VPNs are indispensable tools for today’s Internet users, and nowhere more so than in China. The famous “Great Firewall of China” – the name given to the set of technologies used to enforce censorship of foreign sites – can be circumvented by VPNs, but not in a consistent way. Sometimes VPNs are blocked, sometimes they work fine. Two recent posts on this blog reflect a broader uncertainty. According to the first story, the Chinese government had ordered ISPs to block personal VPN use by February 1st next year. According to the second, published a few days later, there were no such plans.
Just this week, another piece of the Chinese VPN jigsaw puzzle has been placed on the table by the authorities, as reported by Associated Press. It concerns the use of VPNs by foreign companies with subsidiaries in China:
“the biggest Chinese internet service provider says virtual private networks, which create encrypted links between computers and can be used to see sites blocked by Beijing’s web filters, will be permitted only to connect to a company’s headquarters abroad. The letter from state-owned China Telecom Ltd. says VPN users are barred from linking to other sites outside China, a change that might block access to news, social media or business services that are obscured by its “Great Firewall”.”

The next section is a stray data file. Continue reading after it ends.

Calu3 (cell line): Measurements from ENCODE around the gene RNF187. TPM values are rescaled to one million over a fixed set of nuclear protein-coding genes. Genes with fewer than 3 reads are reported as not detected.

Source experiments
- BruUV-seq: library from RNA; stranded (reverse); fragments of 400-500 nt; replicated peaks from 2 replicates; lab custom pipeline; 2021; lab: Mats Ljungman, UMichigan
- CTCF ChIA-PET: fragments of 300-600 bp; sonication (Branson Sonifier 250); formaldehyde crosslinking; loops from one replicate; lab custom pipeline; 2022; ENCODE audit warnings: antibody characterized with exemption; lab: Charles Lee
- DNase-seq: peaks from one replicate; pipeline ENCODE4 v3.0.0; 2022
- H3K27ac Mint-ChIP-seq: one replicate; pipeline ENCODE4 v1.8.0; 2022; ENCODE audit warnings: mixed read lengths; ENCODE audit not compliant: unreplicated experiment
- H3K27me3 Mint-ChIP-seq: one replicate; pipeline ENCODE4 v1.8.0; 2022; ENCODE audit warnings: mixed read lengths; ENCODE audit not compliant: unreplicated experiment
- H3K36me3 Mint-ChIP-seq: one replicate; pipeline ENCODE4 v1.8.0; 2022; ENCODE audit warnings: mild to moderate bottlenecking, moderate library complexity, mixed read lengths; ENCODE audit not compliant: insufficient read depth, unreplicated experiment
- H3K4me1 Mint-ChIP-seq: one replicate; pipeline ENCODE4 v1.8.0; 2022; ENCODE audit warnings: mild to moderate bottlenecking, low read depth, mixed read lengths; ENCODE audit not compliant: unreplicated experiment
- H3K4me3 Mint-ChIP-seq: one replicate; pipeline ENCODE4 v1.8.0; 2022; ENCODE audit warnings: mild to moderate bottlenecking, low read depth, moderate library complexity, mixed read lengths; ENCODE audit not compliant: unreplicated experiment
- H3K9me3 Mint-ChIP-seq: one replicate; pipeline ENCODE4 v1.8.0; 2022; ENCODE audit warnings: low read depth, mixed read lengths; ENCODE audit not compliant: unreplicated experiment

One possible explanation for all those conflicting signals is that the Chinese authorities actually want its citizens and companies to be unsure whether VPNs will be allowed or not. This unpredictability is a feature, not a bug, as pointed out in an analysis on the Tech in Asia blog of China’s Web censorship last year. Contradictory statements and actions mean that Internet users are not entirely sure where exactly the Chinese government draws the line for comments that will be